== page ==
Even those who might seem to fit the stereotype at first glance may have more to their story. Steward, for example, is a Christian pastor living in rural South Carolina who leans conservative. But his hesitancy wasn’t because of his religion or politics; it was because he was trying to understand the FDA’s approval process and how the vaccine would affect his health.
People are complicated, and their reasons for not getting the vaccine are personal. Respect those reasons and you might have a more productive conversation.
See if the person is open to the conversation. Steward confesses that he questioned whether covid was real, whether vaccines actually made sense, and whether he had options besides the vaccine. But he was always open to having a conversation. “If I wanted to make the right decision, I needed to hear some opposing viewpoints,” he says.
A person within the 14% of Americans who have decided they will definitely not get the vaccine probably won’t be open to anything you say. It might be a better use of your time and energy to simply back away.
Be kind—or at least civil. Maybe you’re enraged by what someone says, or you find it hard to understand. But the person you are trying to communicate with will shut you out immediately if you are disrespectful. As I mentioned in an earlier piece about talking to conspiracy theorists, berating or disrespecting someone automatically closes the door to any discussion that could otherwise occur.
Identify the obstacle. For many unvaccinated people, the problem isn’t that they are opposed to vaccines so much as that they need help getting one. Perhaps they’re afraid of needles or are having trouble figuring out how to get an appointment. Maybe they’ve heard about side effects and won’t be able to take time off work if they don’t feel well. Ask if there’s anything you can do to ease their burden or help eliminate an obstacle.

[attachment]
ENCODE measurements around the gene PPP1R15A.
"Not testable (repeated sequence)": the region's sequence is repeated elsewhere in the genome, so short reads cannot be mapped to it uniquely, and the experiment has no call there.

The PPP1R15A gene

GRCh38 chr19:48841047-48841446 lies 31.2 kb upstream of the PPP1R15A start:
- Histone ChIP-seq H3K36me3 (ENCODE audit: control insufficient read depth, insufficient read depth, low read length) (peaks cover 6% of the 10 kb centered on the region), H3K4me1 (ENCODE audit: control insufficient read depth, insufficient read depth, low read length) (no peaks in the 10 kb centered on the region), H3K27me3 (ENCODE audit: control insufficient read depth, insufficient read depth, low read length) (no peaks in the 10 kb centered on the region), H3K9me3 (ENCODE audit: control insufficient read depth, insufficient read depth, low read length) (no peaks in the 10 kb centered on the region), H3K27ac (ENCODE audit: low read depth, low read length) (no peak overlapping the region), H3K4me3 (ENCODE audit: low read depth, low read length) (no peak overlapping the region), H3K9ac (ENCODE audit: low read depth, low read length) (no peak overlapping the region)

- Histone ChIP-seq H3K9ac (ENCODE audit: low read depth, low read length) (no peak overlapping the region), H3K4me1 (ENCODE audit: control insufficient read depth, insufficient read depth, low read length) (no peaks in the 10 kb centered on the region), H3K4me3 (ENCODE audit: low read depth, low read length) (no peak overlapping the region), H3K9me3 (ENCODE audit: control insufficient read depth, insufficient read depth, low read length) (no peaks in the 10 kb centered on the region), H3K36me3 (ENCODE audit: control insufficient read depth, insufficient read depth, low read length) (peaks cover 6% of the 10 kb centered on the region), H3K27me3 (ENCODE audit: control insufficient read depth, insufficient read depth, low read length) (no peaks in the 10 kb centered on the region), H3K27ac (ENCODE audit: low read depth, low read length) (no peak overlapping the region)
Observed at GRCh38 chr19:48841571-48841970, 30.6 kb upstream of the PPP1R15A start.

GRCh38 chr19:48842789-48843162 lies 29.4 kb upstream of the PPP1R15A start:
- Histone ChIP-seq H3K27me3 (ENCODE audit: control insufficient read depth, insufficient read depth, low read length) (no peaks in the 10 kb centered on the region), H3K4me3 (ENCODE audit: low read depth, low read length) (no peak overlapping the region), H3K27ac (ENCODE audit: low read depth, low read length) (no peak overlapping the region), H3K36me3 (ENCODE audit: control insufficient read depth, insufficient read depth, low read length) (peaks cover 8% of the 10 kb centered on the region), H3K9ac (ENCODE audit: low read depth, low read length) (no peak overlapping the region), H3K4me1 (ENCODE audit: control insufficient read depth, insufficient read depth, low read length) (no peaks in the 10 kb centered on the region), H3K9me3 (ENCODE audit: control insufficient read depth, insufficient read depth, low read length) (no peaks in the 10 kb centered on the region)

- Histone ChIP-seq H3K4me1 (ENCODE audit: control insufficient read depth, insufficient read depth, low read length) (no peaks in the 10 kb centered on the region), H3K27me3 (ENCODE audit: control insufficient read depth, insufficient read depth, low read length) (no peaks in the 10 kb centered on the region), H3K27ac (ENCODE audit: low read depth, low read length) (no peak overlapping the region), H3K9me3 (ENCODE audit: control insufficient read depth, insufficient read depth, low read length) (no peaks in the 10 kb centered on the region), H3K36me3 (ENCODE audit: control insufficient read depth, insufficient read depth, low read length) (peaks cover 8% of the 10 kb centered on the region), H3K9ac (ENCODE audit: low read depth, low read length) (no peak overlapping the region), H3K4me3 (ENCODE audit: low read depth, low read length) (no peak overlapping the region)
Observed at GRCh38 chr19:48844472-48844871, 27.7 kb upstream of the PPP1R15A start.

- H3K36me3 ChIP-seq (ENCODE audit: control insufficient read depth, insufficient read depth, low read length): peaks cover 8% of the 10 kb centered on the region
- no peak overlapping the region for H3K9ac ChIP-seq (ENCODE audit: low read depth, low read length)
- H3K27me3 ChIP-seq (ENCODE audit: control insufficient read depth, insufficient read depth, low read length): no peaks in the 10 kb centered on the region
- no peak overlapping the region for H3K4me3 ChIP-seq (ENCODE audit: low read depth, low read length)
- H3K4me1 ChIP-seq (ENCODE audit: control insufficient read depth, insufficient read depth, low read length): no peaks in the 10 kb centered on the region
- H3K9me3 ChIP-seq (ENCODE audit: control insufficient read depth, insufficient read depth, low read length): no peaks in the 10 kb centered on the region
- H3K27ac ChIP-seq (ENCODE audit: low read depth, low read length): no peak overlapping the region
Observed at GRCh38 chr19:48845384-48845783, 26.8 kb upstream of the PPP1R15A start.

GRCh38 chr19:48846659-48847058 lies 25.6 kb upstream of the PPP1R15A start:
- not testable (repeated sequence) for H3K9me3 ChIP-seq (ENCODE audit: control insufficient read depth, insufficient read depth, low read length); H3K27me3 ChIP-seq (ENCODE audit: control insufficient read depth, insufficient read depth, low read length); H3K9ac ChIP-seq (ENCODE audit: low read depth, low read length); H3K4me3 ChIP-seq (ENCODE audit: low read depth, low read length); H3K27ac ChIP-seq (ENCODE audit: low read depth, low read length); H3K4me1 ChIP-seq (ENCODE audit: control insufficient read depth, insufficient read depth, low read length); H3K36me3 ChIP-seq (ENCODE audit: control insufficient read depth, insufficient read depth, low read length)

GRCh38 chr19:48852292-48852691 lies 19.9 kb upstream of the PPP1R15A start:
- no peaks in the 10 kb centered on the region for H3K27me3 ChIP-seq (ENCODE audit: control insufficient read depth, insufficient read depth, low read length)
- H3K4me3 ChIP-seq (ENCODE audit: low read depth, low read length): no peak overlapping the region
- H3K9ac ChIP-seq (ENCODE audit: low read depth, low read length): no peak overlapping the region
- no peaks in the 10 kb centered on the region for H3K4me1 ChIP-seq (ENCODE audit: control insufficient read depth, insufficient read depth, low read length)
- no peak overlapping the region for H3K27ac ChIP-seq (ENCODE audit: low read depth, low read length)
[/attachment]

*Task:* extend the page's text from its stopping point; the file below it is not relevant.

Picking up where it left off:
Consider the humble text. As I’ve written before, confronting people on social media—in Facebook posts, Twitter replies, Instagram comments—isn’t helpful and can antagonize others. If you feel compelled to respond to someone who posts about questioning the vaccine, choose a more private avenue, like texting.
Tailor your argument to the person. Much of the messaging around vaccinations has involved either commands (“Get the vaccine now”) or implicit shaming (“If you don’t get the vaccine, you are a bad person”). It can be more effective to use language reinforcing the fact that the vaccination process is in the individual’s own hands.
Daniel Croymans, a physician in the UCLA system, recently co-led a study in which he found that “ownership” language helped get people to their covid-19 vaccine appointments. Ownership language refers to words suggesting that vaccination is up to the person: “Claim your dose” or “The vaccine has been made available for you,” for example. In Croymans’s study, texts with ownership language were notably more successful in getting elderly people with preexisting conditions to their first shot appointment than texts that included informational messaging. “If you think it’s yours, then you are more likely to value it and appreciate it,” Croymans says.
Croymans says the study highlights the importance of creating personalized messages that empower rather than shame vaccine-hesitant people. Anyone who wants to help persuade others to get the vaccine can try the same tactic.
When talking with an unvaccinated person, consider the person’s specific worries and try to address them in a way that will feel relevant. Don’t use jargon or talk down. Repeat the concerns the person has shared to show that you are listening, and think about what might reassure you if you were feeling the same way.